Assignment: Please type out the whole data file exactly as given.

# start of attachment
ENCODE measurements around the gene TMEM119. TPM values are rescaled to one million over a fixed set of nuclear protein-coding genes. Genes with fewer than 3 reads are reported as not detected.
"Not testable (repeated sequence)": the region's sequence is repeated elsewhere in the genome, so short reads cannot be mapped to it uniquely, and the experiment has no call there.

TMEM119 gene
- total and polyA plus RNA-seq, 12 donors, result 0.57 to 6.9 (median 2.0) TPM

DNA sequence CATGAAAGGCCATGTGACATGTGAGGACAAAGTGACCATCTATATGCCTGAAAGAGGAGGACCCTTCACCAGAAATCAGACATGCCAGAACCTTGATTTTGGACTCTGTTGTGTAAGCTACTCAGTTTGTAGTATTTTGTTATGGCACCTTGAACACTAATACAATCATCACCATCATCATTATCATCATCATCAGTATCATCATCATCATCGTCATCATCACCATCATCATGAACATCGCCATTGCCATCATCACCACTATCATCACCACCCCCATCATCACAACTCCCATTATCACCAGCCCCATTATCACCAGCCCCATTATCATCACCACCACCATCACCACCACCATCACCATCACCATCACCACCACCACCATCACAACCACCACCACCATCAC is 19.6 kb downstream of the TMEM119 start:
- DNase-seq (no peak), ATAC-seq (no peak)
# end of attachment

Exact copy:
ENCODE measurements around the gene TMEM119. TPM values are rescaled to one million over a fixed set of nuclear protein-coding genes. Genes with fewer than 3 reads are reported as not detected.
"Not testable (repeated sequence)": the region's sequence is repeated elsewhere in the genome, so short reads cannot be mapped to it uniquely, and the experiment has no call there.

TMEM119 gene
- total and polyA plus RNA-seq, 12 donors, result 0.57 to 6.9 (median 2.0) TPM

DNA sequence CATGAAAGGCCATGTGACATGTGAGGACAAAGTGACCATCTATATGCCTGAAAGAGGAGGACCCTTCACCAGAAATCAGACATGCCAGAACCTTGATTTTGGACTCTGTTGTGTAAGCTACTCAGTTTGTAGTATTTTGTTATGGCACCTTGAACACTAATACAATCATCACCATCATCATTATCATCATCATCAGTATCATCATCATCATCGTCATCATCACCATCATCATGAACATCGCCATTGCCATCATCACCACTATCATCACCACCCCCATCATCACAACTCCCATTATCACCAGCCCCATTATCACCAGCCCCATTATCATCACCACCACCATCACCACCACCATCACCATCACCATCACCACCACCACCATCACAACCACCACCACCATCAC is 19.6 kb downstream of the TMEM119 start:
- DNase-seq (no peak), ATAC-seq (no peak)